I have the same problem with my 03 2500 6.0. I have been trying to figure this out now for about 20,000 miles. Some days it will drive all day with not a problem. Other days it will do it 5 time in a 50 mile round trip. But it has 140,000 miles on it and never a single problem with it til now. I will have to try what napco 57 said. I've read about some guys takeing there truck back to the dearler 2 & 3 times to fix this.
It's been almost 3 weeks now since I replaced the Throttle Actuator Control, (TAC) unit, and that fixed it, because I have not had any more issues with it since. For those with this same problem, I have a tip to help get you by, so you are not stranded somewhere, with 'reduced engine power'. Try this, it worked for me: When your 'reduced engine power' light comes on, and you actually feel the loss of engine power. Pull over to the side of the road, and shut the truck off, make sure everything electrical is off. Wait about 15 sec., and then restart the truck. I'm guessing this must reset something, because the engine power should be fully restored, except the engine indicator light in the dash will stay lit. It will stay lit until the truck has been restarted after a few times. This doesn't permanently fix the problem, but it will get you back on the road right away, without being limited by only being able to go 25-30 mph, or having it towed. Thats only until the same situation happens all over again. Could be later the same day, or several days later, who knows?
(Once in awhile, I've had to wait a little more than 15 sec. before restarting the truck, in order for it to 'fix itself'.)
I also have an 03 2500HD 6.0L Silverado. Same symptoms as you guys. What I was wondering is if you guys noticed the problem while in cruise control with the A/C on or not. I've noticed that the problem occurs more frequently when my A/C compressor is engaged then when its not. I brought it to a repair shop about 2 months ago and they diagnosed it as a throttle position sensor (TPS) the onr on the gas peddle. The truck acted up again about two weeks ago with A/C on and on a down hill grade foot off the gas. It just acted up again a few days ago with cruise control on down hill A/C on. Do you think the trottle body will fix this and should I get my old TPS back.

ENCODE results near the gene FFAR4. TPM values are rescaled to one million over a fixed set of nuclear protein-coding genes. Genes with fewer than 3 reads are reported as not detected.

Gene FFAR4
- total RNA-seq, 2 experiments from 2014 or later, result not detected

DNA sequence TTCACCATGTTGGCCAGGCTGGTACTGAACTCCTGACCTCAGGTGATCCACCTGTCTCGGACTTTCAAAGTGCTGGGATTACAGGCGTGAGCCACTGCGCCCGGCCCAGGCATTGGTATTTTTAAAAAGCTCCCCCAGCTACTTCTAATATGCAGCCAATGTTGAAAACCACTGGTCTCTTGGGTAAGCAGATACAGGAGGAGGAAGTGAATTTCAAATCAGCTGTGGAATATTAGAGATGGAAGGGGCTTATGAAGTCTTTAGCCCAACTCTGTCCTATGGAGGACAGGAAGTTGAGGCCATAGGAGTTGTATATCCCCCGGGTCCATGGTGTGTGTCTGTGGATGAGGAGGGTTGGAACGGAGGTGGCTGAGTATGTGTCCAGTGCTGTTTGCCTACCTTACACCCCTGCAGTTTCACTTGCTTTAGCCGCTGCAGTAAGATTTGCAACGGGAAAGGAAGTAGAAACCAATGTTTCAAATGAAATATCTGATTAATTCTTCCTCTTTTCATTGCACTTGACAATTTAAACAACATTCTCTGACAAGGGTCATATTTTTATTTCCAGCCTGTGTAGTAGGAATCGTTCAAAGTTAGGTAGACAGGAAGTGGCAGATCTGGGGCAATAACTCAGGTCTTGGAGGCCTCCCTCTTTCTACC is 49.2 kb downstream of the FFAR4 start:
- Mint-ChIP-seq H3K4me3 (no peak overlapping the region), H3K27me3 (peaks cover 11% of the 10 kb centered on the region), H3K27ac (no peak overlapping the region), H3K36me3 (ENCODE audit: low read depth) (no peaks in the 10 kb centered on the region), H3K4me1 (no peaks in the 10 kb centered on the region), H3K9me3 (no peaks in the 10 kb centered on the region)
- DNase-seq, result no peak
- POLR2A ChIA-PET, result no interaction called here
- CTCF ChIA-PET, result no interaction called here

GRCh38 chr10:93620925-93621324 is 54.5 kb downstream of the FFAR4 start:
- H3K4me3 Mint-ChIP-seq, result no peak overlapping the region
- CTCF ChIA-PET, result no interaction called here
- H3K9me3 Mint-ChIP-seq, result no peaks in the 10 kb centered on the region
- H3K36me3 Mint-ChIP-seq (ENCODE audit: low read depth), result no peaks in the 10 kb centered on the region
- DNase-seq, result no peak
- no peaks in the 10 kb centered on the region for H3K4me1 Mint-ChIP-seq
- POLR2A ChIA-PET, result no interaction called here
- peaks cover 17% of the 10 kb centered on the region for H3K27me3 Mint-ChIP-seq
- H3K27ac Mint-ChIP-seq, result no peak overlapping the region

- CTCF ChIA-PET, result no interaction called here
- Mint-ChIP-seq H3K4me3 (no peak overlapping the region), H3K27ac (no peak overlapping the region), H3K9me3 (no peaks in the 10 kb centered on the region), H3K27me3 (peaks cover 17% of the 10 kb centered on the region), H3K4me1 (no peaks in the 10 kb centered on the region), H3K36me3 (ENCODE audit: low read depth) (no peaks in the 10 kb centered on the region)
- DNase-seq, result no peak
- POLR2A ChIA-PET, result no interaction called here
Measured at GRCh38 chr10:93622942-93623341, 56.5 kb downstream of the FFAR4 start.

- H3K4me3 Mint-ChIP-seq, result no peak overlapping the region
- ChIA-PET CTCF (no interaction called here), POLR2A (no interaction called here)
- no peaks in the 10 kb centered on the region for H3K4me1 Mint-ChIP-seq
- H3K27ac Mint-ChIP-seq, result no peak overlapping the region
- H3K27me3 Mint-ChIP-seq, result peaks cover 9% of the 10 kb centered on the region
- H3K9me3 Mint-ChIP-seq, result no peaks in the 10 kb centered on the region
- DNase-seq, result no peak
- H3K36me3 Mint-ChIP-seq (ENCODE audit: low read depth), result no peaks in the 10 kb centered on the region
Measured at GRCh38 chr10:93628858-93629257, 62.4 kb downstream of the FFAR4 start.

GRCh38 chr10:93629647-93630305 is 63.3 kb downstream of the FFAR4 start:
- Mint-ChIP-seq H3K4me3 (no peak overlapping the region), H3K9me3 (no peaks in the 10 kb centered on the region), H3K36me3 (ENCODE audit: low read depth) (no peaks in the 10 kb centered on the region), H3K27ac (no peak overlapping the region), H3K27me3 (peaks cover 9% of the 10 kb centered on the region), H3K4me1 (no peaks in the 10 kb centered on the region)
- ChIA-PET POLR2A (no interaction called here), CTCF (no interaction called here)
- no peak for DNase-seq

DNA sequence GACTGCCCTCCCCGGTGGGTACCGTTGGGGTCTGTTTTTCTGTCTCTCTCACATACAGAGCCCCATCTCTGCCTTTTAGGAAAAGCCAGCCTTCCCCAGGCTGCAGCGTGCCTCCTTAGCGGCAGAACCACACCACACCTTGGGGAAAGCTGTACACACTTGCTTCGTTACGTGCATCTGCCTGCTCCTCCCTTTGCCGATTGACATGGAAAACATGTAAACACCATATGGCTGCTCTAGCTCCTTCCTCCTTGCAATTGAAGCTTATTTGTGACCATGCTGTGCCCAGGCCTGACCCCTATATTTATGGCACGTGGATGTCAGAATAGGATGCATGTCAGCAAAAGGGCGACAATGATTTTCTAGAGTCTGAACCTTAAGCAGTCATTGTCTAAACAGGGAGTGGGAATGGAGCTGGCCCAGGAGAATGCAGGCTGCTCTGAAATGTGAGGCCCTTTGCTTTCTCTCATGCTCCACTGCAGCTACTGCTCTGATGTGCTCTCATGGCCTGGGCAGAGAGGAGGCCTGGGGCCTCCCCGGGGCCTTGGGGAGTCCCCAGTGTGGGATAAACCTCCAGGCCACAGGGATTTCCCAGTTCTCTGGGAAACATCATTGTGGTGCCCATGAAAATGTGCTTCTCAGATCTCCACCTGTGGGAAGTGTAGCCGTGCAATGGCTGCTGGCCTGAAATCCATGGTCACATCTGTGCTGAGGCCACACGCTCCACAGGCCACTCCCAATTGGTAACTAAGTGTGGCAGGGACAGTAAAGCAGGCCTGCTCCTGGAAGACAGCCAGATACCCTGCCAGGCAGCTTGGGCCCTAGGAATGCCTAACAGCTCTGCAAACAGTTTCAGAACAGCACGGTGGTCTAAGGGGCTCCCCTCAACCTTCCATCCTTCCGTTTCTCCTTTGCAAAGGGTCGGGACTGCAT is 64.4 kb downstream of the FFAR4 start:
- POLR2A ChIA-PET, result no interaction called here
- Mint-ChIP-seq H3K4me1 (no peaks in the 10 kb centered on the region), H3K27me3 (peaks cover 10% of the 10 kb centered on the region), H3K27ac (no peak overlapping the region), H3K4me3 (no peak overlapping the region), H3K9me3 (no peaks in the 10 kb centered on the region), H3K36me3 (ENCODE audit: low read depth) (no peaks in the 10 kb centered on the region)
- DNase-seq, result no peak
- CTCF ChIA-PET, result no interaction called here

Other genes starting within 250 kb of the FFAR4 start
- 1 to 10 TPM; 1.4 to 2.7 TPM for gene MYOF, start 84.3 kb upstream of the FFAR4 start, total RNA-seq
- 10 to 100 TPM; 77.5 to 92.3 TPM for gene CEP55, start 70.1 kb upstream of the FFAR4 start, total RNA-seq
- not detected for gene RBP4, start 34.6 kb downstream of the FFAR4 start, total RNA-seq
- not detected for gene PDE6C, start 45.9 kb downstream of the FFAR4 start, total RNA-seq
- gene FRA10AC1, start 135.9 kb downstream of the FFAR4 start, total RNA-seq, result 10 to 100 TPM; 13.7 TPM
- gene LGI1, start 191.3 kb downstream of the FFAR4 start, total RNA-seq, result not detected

j megens, the a/c on or off shouldnt have any relation to your engine ecm, did the shop actually scan your truck for a dtc and if they did was it one of the dtc's that shawn vw posted on his bulletin? it very well could be that when they changed the tps that they moved around wires that maybe have an open or high resistannce etc... try following the wires from your tba and tps check connections for looseness when plugged in, look at the terminals for discolorations, or even if a terminal is pushed back further in the plugged than other terminals
The shop did scan for dtc's and they believed the TPS replacement would fix the issue. I just figured that every time the vehicle went into reduced power mode it was always on a down hill grade, A/C on and my foot was off the gas, that the specific condition would help diagnos or pin point the problem. I will check the connections at the throttle body and at the TPS and later get the truck back to the repair shop so they can have time to look at the issue again.
I had the exact same problem for about 6 month. Took it to a shop this morning, and there were three wires off the throttle-body mount broken inside the insulation. The mechanic said it is common problem, and often not seen because insulation look good from the outside of the wires.